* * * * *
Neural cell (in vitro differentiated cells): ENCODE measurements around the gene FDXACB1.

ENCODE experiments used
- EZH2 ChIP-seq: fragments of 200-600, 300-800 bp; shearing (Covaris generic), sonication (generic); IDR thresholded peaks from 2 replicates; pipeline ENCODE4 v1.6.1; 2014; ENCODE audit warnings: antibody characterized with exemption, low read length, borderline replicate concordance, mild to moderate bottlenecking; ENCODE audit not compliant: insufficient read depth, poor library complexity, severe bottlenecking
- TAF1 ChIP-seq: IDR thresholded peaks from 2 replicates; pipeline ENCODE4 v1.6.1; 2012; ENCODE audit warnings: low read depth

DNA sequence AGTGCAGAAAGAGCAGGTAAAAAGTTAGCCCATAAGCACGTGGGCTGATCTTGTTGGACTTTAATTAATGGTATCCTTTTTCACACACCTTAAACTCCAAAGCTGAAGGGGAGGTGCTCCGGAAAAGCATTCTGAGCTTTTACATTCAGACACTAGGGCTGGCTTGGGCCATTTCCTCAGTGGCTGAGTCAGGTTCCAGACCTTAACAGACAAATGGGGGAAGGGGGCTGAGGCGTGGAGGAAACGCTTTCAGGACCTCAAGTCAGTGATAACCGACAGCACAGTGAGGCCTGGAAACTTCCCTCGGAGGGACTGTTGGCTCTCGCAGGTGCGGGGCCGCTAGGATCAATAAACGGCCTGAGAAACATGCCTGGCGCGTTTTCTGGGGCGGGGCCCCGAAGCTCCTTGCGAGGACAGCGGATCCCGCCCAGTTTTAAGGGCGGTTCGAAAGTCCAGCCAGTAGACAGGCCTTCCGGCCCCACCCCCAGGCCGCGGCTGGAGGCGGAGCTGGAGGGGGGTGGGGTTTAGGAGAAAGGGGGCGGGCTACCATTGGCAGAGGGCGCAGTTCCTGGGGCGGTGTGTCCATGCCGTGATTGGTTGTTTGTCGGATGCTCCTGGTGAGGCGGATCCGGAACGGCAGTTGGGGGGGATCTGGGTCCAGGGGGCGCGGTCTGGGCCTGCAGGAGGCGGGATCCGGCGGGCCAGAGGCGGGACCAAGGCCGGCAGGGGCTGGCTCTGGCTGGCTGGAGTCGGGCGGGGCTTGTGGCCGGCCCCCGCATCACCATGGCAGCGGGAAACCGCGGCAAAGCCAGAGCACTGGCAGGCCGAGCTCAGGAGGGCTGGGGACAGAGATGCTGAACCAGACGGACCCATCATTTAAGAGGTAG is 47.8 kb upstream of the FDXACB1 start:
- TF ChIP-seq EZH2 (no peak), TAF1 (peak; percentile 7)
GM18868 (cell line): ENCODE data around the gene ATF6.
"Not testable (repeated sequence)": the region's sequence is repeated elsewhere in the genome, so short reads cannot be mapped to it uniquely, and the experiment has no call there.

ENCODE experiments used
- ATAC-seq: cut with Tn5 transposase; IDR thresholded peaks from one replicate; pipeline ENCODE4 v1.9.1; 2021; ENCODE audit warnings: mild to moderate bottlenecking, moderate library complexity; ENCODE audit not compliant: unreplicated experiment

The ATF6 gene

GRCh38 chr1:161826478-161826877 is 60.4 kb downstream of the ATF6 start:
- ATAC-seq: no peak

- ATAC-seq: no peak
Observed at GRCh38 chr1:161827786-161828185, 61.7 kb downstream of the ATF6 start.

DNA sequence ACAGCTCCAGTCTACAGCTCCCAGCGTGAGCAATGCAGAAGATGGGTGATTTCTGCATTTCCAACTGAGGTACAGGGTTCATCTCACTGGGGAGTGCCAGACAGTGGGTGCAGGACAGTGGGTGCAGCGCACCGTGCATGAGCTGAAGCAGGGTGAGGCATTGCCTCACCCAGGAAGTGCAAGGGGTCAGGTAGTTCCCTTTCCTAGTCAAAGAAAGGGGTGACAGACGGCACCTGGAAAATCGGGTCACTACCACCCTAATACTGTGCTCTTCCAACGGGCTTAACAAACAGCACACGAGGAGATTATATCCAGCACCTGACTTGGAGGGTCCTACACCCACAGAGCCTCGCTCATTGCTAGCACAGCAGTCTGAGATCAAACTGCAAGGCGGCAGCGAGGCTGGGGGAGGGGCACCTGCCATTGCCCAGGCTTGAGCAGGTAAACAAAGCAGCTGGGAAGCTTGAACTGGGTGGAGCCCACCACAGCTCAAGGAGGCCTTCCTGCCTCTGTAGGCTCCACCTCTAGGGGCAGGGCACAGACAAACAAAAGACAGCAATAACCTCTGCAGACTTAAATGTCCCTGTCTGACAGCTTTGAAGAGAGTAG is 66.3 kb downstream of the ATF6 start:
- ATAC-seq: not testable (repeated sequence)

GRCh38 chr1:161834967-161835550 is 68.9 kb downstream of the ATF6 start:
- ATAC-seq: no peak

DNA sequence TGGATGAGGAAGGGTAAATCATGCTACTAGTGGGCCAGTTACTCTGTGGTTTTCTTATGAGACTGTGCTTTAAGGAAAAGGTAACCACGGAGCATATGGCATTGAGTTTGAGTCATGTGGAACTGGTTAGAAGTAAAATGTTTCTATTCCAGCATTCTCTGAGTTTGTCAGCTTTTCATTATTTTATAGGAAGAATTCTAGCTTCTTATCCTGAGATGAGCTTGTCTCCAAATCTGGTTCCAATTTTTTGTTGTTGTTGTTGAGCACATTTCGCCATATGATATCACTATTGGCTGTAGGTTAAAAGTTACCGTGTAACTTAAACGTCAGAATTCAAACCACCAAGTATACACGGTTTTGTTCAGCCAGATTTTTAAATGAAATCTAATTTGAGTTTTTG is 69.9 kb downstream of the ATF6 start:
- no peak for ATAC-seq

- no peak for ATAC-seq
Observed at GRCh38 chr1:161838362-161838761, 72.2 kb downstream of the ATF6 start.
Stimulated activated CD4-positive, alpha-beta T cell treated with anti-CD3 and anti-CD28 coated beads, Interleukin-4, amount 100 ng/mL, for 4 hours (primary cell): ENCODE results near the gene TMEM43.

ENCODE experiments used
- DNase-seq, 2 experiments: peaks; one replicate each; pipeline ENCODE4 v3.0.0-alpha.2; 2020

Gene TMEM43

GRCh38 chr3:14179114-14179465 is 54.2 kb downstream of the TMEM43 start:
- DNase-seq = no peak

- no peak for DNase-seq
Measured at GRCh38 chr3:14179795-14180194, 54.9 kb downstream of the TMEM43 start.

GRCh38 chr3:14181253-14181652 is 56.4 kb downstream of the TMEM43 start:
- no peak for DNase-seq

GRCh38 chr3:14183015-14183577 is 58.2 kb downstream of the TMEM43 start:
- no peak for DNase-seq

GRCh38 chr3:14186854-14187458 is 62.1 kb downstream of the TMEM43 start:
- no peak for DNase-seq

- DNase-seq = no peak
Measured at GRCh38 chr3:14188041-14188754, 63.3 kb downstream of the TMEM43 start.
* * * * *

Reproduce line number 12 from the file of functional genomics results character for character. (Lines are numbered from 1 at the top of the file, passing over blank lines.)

GRCh38 chr1:161826478-161826877 is 60.4 kb downstream of the ATF6 start: